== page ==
The NBA playoffs tip off Saturday. American-Statesman columnists Kirk Bohls and Cedric Golden address key questions for the postseason:
1. Who’ll win it all?
Bohls: Please stop shoveling dirt on Golden State. Yes, we all have Warriors fatigue and wonder why Kevin Durant isn’t an alpha dog. But the Warriors remain the most complete and versatile team in the league, and once Steph Curry returns, they will drop 65-win Houston in seven games in the West finals and then beat LeBron James’ Cleveland Cavaliers again for the title in six games.
Golden: File this one in the I’m-going-hate-myself-in-the-morning folder. Give me the Houston Rockets to win title No. 3 in six games over the Cavaliers. Give me Chris Paul to make it through a postseason without breaking a bone. Give me James Harden to show up when the stakes are the highest. Give me hell if the Warriors pull it together for their third title in four years.
2. Which 7- or 8-seed has the best chance to advance?
Bohls: That’s easy because in the East, the seventh-seeded Milwaukee Bucks catch the fragile second-seeded Boston Celtics, who are without Kyrie Irving, Gordon Hayward and maybe Marcus Smart. Love this factoid: Milwaukee hasn’t won a postseason round since 2001 — when Giannis Antetokounmpo was 6 years old.
Golden: The eighth-seeded Washington Wizards free-fell into the postseason with five losses in their final six games, but they are talented enough to give the Toronto Raptors all they can handle, especially if John Wall plays up to his ability. Plus, Raptors guards DeMar DeRozan and Kyle Lowry haven’t been the most reliable shooters in the postseason.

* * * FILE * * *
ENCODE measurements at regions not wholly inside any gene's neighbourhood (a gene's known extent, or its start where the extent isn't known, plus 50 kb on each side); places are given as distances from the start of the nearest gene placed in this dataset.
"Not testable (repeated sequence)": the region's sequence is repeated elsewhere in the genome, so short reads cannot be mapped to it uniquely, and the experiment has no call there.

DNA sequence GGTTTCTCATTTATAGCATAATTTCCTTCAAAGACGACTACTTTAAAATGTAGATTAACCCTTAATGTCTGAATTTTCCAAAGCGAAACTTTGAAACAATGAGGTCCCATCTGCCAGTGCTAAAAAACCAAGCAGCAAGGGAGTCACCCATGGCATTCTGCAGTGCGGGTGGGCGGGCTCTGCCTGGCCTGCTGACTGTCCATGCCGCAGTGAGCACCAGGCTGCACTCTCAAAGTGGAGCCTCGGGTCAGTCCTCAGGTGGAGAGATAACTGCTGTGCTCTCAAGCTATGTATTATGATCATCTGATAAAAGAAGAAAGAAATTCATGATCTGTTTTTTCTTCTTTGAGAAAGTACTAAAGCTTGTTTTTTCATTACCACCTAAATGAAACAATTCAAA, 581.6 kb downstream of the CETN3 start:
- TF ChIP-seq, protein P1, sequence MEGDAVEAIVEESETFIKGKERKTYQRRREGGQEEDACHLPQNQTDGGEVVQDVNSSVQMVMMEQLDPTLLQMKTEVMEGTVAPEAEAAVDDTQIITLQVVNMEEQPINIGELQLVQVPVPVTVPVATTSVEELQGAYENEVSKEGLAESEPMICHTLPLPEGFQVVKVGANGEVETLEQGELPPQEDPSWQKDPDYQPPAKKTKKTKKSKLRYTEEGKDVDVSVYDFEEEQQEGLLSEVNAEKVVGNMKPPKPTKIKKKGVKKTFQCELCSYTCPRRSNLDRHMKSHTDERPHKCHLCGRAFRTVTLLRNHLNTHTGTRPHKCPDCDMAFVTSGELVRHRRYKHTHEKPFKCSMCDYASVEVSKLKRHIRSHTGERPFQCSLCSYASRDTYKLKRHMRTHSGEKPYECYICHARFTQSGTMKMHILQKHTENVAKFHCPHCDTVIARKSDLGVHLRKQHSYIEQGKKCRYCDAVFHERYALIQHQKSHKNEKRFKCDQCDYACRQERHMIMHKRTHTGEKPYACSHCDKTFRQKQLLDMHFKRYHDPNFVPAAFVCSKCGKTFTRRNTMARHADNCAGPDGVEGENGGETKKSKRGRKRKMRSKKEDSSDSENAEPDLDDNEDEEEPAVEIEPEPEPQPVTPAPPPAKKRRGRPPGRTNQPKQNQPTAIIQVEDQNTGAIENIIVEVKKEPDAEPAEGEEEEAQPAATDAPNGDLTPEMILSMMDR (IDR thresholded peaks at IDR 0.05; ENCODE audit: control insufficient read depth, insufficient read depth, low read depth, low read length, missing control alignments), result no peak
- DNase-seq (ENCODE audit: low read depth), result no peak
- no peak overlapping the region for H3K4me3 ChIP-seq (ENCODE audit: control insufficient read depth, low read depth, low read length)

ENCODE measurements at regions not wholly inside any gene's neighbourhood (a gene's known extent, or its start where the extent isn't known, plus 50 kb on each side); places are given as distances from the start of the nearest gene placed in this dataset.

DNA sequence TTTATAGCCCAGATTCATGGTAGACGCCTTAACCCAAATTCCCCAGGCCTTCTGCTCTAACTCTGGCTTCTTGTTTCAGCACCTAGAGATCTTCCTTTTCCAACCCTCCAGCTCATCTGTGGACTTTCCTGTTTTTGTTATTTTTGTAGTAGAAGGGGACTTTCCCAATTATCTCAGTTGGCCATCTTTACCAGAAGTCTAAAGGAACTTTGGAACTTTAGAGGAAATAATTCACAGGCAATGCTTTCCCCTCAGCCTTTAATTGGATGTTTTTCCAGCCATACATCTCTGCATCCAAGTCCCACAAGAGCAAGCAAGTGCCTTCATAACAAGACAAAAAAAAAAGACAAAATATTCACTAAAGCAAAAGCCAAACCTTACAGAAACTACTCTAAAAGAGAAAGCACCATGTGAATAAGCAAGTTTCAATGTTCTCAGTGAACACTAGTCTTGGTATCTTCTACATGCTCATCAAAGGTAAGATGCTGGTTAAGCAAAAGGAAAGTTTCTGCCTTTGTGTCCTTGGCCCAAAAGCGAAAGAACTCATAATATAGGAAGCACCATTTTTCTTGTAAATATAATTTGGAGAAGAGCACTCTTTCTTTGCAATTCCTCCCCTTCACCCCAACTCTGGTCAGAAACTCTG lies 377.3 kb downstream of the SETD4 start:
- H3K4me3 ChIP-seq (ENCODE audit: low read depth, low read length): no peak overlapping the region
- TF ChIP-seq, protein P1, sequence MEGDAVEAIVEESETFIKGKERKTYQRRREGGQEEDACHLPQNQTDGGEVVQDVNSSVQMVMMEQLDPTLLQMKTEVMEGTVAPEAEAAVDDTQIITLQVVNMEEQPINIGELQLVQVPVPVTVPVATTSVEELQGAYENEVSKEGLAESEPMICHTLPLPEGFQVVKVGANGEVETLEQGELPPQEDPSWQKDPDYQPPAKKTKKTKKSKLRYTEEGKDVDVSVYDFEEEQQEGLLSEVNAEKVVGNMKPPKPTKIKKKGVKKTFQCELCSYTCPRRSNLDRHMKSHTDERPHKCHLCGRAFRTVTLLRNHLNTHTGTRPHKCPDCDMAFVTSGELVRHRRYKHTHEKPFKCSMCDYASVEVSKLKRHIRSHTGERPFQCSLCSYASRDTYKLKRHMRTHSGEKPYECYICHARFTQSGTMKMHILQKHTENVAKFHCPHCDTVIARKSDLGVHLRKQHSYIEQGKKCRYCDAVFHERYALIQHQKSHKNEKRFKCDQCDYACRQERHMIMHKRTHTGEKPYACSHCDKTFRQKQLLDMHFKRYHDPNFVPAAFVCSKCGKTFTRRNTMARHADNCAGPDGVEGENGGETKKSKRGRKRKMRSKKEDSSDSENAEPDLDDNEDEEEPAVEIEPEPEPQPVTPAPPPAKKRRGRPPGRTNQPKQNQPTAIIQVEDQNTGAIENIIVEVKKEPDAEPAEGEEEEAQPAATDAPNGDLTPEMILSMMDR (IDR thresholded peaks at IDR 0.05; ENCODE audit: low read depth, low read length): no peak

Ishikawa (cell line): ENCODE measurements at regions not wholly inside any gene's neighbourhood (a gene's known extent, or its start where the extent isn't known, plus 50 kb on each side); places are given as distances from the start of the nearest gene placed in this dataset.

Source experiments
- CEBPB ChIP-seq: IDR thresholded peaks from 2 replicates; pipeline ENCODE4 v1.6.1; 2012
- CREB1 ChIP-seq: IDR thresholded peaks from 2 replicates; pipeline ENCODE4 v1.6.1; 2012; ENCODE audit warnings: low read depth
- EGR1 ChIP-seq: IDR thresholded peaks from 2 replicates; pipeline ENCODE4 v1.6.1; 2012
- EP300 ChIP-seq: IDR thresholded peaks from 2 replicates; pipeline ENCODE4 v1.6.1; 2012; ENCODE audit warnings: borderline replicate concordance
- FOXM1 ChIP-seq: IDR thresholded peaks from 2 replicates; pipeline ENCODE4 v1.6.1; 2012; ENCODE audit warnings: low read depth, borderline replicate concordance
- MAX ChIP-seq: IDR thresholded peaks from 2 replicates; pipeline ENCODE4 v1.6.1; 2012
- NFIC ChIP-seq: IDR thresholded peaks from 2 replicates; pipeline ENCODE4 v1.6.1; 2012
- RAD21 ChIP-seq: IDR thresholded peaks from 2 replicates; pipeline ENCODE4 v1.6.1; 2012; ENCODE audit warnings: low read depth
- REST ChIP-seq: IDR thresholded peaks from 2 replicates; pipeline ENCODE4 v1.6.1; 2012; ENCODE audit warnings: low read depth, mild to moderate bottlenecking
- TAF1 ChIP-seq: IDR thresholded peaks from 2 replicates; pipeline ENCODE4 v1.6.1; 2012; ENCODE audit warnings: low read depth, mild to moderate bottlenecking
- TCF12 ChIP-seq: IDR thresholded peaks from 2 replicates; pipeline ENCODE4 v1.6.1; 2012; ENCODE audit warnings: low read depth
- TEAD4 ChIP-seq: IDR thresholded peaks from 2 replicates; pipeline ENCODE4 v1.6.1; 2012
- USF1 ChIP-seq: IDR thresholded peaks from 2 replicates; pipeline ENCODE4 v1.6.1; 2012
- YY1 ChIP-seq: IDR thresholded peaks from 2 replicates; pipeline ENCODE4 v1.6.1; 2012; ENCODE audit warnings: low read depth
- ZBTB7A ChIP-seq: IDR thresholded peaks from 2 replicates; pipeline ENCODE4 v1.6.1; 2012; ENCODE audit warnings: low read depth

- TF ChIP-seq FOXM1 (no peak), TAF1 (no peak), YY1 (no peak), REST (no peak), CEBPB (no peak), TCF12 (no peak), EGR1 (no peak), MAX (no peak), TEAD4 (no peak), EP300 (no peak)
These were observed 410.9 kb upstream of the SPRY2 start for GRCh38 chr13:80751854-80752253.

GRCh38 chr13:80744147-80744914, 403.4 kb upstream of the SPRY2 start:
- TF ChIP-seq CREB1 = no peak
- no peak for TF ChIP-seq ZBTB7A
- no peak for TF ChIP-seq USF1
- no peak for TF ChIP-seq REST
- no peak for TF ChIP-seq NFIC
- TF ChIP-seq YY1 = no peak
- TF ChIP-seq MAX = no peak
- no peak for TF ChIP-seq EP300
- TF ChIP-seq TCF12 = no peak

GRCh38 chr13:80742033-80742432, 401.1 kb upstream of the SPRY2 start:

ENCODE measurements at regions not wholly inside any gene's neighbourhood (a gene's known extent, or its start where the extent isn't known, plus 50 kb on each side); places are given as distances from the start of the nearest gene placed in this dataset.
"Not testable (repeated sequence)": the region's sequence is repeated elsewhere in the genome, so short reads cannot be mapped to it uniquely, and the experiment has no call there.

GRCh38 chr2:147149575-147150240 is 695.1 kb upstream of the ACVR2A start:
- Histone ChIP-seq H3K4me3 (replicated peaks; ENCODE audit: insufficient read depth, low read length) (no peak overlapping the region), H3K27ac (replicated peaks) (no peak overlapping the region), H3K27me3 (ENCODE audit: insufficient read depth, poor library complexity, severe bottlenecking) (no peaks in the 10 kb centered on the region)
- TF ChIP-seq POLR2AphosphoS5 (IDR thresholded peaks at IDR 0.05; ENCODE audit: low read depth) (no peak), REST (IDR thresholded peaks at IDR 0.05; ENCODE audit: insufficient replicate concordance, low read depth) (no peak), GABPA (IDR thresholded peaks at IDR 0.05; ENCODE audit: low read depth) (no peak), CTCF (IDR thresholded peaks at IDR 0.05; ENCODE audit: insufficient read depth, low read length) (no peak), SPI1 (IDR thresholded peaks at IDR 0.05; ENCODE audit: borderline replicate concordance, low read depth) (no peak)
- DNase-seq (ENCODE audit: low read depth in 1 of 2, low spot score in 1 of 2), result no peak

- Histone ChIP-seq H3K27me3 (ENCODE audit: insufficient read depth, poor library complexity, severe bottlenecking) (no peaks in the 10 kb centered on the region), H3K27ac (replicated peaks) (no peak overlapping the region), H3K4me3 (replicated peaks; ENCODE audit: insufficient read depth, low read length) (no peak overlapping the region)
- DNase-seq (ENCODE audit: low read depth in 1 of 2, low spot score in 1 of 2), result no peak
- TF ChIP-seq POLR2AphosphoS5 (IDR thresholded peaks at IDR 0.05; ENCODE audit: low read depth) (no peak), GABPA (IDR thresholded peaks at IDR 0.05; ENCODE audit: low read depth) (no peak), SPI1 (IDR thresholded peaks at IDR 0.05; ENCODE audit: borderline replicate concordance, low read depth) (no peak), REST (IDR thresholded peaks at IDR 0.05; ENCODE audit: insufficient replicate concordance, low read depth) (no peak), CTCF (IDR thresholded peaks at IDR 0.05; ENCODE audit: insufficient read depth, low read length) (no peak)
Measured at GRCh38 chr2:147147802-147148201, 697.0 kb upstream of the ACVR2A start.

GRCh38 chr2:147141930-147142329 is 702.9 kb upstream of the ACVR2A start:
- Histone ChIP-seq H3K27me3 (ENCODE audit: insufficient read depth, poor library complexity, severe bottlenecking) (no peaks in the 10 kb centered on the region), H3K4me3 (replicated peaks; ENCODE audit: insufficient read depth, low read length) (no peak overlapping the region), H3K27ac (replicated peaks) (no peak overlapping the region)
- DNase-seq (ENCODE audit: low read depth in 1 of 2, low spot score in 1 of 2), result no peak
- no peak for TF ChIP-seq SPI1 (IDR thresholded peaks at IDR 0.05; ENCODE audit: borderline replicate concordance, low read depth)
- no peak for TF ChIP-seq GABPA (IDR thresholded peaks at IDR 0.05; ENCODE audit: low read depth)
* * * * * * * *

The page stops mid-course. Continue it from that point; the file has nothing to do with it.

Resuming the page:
3. What was your best (and worst) preseason prediction?
Bohls: I predicted that the 76ers’ Joel Embiid would be the league’s best sophomore, pre-orbital fracture, and that the T-Wolves would return to the playoffs. But I also totally zeroed out saying some player named Kawhi Leonard would be this year’s MVP. Hey, he had a really good nine games, didn’t he?
Golden: My best was Ben Simmons for rookie of the year. I also mentioned that he would rack up several triple-doubles (he was third in the league with 10, behind Russell Westbrook and LeBron James). My worst was picking Charlotte to squeak into the playoffs. The Hornets finished 36-46.
4. Where will Kawhi Leonard be playing this time next year?
Bohls: Right where he is now. He can’t make much money elsewhere as he can in San Antonio; the Spurs have to give him a max contract offer to keep him.
Golden: Phoenix would be his ideal landing spot since there’s very little pressure and not a whole lot of media buzz about one of the league’s worst teams, but I’m thinking the Spurs wouldn’t want him in the Western Conference so I can see them dealing him to Milwaukee for a couple of players and a draft pick.
5. What has to happen for the Rockets to cut down the nets?
Bohls: They have to hope their defensive improvement as the league’s fifth most efficient unit continues in the playoffs. They’ll have plenty of offense and P.J. Tucker adds badly needed toughness and grit. James Harden can’t zone out and have a meltdown like he did last year.